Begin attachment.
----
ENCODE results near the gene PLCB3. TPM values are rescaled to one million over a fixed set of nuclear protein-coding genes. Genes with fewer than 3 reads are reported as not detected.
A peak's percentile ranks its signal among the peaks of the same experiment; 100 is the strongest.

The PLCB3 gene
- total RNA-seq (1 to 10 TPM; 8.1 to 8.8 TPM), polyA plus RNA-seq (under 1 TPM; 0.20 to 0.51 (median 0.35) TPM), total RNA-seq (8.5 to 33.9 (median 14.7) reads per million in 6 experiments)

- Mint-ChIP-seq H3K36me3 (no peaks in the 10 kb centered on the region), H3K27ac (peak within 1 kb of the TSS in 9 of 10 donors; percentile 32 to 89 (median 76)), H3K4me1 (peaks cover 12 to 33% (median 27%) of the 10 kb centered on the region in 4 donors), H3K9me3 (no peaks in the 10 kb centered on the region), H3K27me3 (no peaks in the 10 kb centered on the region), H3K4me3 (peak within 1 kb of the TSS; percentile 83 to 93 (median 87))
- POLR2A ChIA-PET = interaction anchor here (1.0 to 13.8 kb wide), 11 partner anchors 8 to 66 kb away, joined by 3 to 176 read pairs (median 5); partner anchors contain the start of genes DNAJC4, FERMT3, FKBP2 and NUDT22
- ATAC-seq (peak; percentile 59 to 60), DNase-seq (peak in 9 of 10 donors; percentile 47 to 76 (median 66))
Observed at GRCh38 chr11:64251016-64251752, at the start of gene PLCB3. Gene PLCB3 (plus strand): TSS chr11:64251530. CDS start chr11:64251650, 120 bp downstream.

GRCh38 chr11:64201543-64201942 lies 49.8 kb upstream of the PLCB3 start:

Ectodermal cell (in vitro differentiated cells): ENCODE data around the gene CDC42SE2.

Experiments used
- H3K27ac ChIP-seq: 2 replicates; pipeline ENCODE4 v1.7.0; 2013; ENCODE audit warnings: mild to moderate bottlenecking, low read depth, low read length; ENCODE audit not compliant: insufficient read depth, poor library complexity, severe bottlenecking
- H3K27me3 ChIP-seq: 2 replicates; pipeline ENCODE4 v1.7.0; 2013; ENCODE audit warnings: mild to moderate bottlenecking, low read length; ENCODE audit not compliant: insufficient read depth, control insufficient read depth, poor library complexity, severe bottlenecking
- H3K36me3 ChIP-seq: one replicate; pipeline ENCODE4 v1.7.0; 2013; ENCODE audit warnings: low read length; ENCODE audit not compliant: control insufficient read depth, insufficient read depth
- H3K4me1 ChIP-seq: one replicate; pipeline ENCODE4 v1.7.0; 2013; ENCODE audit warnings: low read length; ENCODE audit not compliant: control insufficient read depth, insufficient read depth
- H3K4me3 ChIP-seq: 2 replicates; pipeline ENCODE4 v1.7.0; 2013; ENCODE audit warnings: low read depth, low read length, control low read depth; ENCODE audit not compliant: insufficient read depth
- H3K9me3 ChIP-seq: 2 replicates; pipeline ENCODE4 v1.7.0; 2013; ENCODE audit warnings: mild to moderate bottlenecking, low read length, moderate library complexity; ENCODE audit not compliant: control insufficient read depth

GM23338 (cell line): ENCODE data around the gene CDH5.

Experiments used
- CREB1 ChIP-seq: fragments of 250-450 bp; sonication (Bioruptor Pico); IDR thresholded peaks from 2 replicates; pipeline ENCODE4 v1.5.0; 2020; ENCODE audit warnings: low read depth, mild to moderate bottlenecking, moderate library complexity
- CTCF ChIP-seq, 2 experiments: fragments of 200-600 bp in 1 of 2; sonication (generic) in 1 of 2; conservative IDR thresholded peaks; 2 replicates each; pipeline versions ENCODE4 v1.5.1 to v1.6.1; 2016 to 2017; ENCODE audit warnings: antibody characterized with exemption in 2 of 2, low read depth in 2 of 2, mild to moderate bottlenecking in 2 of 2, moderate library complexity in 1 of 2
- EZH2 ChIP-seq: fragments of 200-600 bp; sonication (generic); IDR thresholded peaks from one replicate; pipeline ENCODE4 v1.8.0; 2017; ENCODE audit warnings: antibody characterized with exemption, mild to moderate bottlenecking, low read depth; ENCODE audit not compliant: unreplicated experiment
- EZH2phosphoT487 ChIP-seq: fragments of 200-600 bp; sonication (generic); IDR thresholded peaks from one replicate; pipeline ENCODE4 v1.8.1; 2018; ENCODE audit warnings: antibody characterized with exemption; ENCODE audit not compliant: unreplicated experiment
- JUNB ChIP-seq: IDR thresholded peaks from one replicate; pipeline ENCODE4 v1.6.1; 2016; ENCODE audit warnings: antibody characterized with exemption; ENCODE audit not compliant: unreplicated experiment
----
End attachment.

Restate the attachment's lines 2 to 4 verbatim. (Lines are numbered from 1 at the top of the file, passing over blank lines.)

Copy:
A peak's percentile ranks its signal among the peaks of the same experiment; 100 is the strongest.

The PLCB3 gene
- total RNA-seq (1 to 10 TPM; 8.1 to 8.8 TPM), polyA plus RNA-seq (under 1 TPM; 0.20 to 0.51 (median 0.35) TPM), total RNA-seq (8.5 to 33.9 (median 14.7) reads per million in 6 experiments)